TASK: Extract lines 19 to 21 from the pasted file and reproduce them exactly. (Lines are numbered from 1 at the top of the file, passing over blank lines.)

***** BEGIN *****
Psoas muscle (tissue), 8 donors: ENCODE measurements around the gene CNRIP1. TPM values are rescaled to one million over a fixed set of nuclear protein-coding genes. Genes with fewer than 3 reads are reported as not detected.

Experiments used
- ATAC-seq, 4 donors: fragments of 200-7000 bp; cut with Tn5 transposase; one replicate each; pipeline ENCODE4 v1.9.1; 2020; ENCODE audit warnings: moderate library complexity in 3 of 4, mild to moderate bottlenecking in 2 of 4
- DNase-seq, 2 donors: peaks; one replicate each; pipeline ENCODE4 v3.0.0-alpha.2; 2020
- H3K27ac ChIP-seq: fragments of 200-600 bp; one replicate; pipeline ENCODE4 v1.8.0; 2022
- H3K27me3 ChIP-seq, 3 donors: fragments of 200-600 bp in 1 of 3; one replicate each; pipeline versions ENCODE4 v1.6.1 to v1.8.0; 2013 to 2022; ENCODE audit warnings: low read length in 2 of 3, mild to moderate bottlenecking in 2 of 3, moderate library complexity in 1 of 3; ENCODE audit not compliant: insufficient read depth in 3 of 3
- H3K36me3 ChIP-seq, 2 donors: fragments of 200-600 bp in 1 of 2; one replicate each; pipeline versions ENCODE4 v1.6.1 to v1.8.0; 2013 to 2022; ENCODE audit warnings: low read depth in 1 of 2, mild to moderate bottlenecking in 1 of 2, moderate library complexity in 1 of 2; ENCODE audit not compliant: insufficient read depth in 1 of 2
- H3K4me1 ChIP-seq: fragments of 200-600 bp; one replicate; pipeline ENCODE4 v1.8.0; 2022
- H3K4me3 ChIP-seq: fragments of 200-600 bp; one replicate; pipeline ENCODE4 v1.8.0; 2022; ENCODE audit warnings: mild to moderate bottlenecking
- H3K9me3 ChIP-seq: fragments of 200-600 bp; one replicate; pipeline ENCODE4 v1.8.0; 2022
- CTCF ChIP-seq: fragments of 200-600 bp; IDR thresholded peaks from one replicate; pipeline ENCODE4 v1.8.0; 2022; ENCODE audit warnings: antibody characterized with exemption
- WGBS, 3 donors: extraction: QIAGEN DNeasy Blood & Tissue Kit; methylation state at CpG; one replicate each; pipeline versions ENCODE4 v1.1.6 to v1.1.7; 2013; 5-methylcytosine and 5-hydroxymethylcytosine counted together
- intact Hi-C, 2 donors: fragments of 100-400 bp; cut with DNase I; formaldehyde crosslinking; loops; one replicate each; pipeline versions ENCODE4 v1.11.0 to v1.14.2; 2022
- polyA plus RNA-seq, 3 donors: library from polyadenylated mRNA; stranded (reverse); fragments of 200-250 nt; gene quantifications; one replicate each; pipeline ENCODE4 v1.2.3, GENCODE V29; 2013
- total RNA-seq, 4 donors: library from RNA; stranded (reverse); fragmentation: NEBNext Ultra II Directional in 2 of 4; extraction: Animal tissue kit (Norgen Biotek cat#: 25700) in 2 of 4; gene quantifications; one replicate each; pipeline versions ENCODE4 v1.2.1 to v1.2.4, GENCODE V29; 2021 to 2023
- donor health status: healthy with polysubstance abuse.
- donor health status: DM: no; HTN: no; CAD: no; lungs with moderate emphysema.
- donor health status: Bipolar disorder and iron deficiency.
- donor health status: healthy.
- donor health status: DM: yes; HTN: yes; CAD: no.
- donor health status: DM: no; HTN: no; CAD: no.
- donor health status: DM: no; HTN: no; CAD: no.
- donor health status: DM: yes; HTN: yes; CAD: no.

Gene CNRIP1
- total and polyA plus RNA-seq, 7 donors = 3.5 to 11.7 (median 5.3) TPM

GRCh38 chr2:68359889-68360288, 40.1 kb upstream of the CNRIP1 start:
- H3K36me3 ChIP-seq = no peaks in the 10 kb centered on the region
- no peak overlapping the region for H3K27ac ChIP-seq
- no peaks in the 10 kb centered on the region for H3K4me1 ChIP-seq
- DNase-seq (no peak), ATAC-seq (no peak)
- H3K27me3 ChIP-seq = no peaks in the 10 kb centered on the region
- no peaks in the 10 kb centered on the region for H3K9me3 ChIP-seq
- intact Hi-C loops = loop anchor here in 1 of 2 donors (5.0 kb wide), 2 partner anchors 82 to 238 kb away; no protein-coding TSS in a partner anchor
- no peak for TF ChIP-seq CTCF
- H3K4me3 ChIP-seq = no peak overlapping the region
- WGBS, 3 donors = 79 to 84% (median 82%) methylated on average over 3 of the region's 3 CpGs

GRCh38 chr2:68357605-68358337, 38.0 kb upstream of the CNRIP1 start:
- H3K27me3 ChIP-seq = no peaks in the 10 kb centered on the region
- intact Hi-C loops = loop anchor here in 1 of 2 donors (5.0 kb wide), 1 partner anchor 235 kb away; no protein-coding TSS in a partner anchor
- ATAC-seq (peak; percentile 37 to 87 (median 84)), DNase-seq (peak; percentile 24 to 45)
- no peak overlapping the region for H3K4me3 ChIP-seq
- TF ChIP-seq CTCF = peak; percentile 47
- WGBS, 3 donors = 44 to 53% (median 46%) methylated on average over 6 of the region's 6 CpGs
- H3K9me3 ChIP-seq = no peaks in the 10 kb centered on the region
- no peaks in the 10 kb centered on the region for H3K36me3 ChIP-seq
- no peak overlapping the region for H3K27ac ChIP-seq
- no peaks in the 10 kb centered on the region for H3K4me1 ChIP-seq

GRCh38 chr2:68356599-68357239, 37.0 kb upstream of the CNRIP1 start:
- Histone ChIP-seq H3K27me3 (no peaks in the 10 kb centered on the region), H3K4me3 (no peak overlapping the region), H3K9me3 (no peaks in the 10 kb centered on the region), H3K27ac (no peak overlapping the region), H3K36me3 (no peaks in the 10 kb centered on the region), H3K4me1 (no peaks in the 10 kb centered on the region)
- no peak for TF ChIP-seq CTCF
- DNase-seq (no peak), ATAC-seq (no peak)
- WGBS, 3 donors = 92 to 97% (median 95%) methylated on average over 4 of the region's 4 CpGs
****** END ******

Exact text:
- donor health status: healthy.
- donor health status: DM: yes; HTN: yes; CAD: no.
- donor health status: DM: no; HTN: no; CAD: no.